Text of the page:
Here is Chris Durbin working on the seat for the settee that he is making this week. Chris has come a long ways as a craftsman since I met him a few years ago, it's a joy to see his progress.
One of the elements of a settee that is missing from chairs(or at least less noticable) is the alignment of the three legs in the front and back. It's important that the legs are all raked to the same degree. Another important aspect of the legs is that the various elements line up between the side legs and the center one. Because the center leg has no splay (meaning it doesn't tilt to the side when viewed from the front), it is a slightly compressed version of its neighbors. To achieve the correct proportions for the turning, I draw a leg at the splay angle of the outer legs and then draw horizontal lines from each element to a leg without splay to arrive at the template for the center leg. You can see the drawing below.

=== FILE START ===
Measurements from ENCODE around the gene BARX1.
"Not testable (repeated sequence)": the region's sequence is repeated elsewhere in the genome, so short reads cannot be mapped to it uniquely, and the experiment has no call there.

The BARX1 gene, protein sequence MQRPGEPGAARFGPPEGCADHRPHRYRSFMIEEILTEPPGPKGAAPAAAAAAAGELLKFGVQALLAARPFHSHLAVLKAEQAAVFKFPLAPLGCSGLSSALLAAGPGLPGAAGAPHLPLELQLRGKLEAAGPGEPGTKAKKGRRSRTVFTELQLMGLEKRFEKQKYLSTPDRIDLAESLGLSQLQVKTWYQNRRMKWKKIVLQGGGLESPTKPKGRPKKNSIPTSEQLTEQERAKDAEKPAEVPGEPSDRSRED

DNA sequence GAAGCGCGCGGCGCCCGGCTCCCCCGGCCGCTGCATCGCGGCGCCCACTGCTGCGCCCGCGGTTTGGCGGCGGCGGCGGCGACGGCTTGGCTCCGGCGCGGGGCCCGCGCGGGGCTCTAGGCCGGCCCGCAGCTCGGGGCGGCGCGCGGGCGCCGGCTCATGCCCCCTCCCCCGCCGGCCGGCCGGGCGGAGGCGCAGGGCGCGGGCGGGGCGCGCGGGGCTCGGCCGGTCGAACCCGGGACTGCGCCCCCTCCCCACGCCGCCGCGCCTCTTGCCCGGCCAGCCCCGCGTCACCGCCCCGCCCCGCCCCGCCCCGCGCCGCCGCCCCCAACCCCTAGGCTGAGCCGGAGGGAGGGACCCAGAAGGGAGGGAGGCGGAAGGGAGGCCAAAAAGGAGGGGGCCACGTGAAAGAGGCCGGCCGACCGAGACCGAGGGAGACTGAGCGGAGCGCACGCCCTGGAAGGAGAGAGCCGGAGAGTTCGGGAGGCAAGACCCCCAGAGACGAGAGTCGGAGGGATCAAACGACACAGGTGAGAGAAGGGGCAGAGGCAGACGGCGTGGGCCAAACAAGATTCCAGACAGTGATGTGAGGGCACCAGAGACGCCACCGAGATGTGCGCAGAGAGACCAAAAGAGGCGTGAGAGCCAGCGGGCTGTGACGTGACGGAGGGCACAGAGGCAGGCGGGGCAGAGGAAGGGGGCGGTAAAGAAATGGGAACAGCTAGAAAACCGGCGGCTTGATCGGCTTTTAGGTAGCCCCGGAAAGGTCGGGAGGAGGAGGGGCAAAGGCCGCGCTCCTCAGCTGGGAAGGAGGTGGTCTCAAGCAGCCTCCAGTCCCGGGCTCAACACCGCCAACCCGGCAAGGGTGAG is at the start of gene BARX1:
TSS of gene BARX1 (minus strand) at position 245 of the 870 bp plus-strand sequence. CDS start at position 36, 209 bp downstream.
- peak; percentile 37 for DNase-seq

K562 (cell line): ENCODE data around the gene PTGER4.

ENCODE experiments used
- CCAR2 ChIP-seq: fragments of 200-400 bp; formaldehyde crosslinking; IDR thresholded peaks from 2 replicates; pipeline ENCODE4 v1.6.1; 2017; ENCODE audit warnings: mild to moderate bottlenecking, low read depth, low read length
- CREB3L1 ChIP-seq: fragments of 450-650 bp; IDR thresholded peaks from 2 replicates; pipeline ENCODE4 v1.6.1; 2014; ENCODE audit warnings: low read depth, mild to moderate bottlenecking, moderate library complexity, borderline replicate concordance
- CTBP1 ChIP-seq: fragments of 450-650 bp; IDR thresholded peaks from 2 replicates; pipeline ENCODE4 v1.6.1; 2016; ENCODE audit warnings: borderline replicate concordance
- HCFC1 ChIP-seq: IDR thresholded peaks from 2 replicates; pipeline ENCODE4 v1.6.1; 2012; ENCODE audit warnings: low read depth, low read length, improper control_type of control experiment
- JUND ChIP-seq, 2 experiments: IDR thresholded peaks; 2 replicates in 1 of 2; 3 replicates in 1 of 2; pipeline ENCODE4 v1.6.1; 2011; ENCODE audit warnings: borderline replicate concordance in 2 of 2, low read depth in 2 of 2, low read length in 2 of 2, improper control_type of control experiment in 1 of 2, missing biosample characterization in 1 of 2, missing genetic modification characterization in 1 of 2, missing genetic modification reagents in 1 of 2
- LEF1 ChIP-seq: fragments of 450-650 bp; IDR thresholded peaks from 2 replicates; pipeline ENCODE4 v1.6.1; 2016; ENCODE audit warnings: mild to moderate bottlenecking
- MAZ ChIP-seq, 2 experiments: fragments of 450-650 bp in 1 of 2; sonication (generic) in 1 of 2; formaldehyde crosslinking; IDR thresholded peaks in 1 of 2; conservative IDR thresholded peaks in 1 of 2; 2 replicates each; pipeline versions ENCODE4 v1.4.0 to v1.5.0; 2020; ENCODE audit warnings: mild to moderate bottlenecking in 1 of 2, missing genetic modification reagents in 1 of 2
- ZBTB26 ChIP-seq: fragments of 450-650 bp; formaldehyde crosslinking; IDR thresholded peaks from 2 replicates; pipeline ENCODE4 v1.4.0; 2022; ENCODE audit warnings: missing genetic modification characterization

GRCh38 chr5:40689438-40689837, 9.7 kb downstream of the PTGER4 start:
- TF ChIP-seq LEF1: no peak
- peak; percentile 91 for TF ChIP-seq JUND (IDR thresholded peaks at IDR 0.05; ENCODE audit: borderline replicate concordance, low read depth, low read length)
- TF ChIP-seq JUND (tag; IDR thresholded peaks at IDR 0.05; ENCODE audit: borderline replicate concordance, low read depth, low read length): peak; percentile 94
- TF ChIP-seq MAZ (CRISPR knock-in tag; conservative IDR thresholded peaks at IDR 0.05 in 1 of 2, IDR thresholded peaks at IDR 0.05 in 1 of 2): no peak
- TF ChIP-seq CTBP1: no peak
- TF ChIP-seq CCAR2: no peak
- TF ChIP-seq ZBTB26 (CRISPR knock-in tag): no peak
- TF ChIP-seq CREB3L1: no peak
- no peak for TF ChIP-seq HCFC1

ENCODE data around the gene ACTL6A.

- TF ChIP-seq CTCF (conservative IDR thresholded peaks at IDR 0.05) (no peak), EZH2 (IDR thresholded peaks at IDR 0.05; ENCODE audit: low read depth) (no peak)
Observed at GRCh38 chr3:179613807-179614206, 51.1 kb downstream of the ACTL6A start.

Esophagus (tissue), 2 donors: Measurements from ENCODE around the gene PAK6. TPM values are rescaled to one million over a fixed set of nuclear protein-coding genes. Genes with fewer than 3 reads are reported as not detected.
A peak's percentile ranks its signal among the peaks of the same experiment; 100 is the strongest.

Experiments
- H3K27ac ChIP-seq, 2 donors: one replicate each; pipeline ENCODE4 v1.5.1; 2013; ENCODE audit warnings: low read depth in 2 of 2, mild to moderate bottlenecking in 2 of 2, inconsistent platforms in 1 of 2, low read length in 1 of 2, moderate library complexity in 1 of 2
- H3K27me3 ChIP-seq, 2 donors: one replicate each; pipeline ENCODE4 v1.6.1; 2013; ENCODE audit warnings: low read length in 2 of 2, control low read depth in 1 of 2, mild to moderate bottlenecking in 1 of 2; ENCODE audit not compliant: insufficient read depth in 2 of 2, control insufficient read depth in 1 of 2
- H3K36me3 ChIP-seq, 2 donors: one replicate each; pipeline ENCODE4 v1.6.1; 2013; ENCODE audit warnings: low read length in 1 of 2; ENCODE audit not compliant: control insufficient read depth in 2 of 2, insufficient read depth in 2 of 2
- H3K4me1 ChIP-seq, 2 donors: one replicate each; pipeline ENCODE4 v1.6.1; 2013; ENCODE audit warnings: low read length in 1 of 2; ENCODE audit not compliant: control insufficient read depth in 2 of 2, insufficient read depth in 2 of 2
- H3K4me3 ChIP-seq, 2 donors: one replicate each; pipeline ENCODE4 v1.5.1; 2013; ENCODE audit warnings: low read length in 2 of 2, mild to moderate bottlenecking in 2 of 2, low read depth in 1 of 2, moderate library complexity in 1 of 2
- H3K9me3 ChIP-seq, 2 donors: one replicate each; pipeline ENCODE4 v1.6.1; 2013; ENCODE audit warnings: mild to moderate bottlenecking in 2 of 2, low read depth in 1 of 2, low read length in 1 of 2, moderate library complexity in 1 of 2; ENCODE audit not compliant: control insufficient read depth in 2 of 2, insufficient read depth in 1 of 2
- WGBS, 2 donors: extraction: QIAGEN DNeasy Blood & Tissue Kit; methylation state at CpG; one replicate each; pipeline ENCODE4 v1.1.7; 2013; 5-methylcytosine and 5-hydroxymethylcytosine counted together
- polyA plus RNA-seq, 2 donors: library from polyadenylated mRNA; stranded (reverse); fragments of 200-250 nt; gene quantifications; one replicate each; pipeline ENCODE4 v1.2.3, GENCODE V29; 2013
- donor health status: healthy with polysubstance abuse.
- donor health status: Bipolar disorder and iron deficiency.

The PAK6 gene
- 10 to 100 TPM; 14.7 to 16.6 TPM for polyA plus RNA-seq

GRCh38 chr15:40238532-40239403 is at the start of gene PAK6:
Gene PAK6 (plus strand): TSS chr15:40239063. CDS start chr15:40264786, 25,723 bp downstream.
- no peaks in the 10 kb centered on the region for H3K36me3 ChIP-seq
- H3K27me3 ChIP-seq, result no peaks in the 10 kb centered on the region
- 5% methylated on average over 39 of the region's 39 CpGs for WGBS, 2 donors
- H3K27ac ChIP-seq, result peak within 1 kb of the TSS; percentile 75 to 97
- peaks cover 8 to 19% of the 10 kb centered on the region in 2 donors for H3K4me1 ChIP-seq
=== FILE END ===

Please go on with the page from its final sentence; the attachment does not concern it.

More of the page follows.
Although the compression is minor, you can see the results in the photo below. When all of the legs are reamed into the seat, the elements of all three turnings align. Subtle, but it's there.
For those of you keeping up on the farm developments, we have 8 new chicks. These are "meat" birds and will be with us for about 2 months. I'm dedicated to giving these little guys the highest quality of life possible, so they moved into the insulated coop while my layers got new housing.
Here are the summer digs for my layers. A bit more open and airy. As you can see, they are confined to the area defined by the electric netting, our perennial gardens could not longer take the abuse! In winter they'll get their other coop back, but as of tonight, they were all happily perched inside their new home, ready for bed.
Another example of crappy construction that fits the bill, and all with materials that I had laying around! (forgive the pun)